Dog lover Linda Munkley from Bargoed, south Wales says she owes her life to her two beloved German shepherds dogs for detecting her breast cancer.
Munkley was utterly baffled as to why her dogs Bea and Enya frequently began leaping up at her and sniffing, pawing or headbutting her chest.
At first, she thought her dogs were just an annoyance, yet as this strange behavior kept on, Munkley started checking her breasts. At first, she found nothing abnormal.
This strange behavior kept on, and after about eight weeks of the dogs pawing, sniffing, and headbutting at her chest Munkley found a lump in one of her breasts.
Munkley went to see the doctor for an examination, after having it analyzed, they confirmed it was a fast-growing form of breast cancer, which started spreading to the lymph nodes.
Munkley proceeded with the treatment of chemotherapy. The dogs stopped sniffing, pawing, and headbutting her chest after the third treatment of chemotherapy.
Munkley carried with chemo for about six months and then had an operation to remove the lump, which she then had a month of radiotherapy.
Later it was revealed that the chemo killed the cancer cells, yet Munkley can remember the moment the Enya and Bea stopped being an annoyance and wondered if at that time the chemo had killed the cancerous cells in the lump.
Munkley told the doctor what her dogs were doing. The doctor was amazed, and he told me I should thank my dogs as they saved my life.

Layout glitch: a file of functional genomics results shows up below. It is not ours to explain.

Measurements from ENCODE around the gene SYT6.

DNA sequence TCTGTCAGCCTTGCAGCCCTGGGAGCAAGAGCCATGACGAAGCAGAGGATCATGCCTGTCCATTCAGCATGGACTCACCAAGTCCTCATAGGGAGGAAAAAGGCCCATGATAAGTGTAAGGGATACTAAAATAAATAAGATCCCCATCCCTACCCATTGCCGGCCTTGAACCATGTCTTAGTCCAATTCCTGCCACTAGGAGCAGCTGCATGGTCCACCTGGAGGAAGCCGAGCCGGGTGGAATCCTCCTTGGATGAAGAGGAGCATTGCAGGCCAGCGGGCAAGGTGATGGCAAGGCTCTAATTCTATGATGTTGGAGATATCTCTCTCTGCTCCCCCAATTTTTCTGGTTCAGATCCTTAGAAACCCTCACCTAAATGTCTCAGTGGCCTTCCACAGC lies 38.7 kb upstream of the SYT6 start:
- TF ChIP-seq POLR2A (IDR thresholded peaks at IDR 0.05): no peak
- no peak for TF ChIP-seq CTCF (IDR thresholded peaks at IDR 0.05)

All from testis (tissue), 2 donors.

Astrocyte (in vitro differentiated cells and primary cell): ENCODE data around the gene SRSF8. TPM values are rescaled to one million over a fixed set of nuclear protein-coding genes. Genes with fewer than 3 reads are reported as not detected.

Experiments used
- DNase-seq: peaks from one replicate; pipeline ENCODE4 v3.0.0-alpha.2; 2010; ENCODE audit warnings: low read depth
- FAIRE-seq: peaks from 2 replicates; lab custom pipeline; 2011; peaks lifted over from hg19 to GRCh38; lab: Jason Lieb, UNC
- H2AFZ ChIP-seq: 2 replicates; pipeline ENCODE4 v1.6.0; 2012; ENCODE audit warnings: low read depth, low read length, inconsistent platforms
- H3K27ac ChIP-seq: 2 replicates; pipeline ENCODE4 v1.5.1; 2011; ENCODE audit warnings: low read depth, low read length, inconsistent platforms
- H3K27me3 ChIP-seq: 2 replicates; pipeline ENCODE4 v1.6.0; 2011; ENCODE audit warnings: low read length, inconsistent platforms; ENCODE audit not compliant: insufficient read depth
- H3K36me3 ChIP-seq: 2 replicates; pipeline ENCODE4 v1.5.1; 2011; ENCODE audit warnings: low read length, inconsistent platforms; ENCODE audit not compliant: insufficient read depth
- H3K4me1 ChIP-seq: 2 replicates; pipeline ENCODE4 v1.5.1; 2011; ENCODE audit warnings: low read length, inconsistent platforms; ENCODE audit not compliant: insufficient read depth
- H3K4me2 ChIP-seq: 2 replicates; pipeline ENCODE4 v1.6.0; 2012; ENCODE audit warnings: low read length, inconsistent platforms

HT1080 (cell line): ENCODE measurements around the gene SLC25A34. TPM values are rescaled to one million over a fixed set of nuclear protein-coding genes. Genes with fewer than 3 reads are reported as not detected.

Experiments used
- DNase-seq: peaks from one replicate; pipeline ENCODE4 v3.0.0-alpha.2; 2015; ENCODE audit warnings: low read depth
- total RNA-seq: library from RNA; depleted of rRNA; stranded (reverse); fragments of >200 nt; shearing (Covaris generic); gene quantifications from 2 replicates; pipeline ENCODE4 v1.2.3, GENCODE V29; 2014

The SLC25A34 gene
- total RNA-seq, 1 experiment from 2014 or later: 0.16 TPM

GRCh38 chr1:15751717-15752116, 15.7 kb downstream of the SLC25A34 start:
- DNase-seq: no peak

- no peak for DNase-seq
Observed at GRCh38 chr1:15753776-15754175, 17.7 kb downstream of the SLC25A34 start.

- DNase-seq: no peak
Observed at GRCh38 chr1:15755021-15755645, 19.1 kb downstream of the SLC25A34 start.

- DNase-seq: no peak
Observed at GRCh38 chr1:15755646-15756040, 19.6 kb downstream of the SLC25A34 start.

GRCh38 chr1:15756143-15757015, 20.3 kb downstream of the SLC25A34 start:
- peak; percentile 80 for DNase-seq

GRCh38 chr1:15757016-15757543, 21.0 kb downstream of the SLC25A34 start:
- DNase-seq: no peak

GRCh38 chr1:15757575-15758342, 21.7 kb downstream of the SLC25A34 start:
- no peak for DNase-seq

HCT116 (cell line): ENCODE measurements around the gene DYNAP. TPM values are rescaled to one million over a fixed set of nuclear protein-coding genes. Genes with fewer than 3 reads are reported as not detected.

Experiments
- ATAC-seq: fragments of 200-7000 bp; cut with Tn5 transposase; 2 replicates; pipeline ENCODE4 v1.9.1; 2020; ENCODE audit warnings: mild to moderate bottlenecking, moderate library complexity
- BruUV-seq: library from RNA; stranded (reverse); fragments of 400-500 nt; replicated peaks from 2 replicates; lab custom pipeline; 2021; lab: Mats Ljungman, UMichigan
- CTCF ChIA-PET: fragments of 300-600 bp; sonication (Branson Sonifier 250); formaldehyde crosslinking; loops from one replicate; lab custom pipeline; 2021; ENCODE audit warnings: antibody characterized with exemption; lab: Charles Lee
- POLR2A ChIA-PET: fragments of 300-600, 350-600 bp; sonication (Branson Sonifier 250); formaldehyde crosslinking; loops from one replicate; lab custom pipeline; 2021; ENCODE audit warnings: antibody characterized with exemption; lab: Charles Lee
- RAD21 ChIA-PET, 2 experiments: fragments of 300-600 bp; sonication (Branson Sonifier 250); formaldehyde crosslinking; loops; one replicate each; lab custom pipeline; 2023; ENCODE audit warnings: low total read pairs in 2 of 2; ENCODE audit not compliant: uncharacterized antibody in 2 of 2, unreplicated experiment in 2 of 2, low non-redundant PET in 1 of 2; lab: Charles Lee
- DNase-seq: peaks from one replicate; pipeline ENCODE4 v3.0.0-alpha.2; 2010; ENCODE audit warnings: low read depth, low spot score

Their behavior had her checking for lumps which she managed to catch it in its beginning stages.
The story of Munkley spread through the hospital.
Munkley shared her story with Jordi Colas owner and veterinary surgeon in Caerphilly, South Wales, where Munkley takes her dogs for their check-ups. Colas was not surprised as a dog’s sense of smell is a million times better than humans.
Dogs possess up to about 300 million olfactory receptors in their noses and function differently to humans. It’s believed that dogs know when people are grieving or dying through body language, signs, and smells that only they can detect.
It has been discovered that dogs can detect the odor of various types of cancer such as prostate cancer, colon cancer, and breast cancer, and melanoma by smelling people’s skin, body fluids, or breath.
A question I always wondered, why dogs sniff humans privates.
Dogs’ dominant sense is the smell. In humans, the apocrine glands are found in the groin and armpits with the highest concentrations, so, therefore, dogs try to sniff these areas for the same reasons they smell the genital region of other dogs.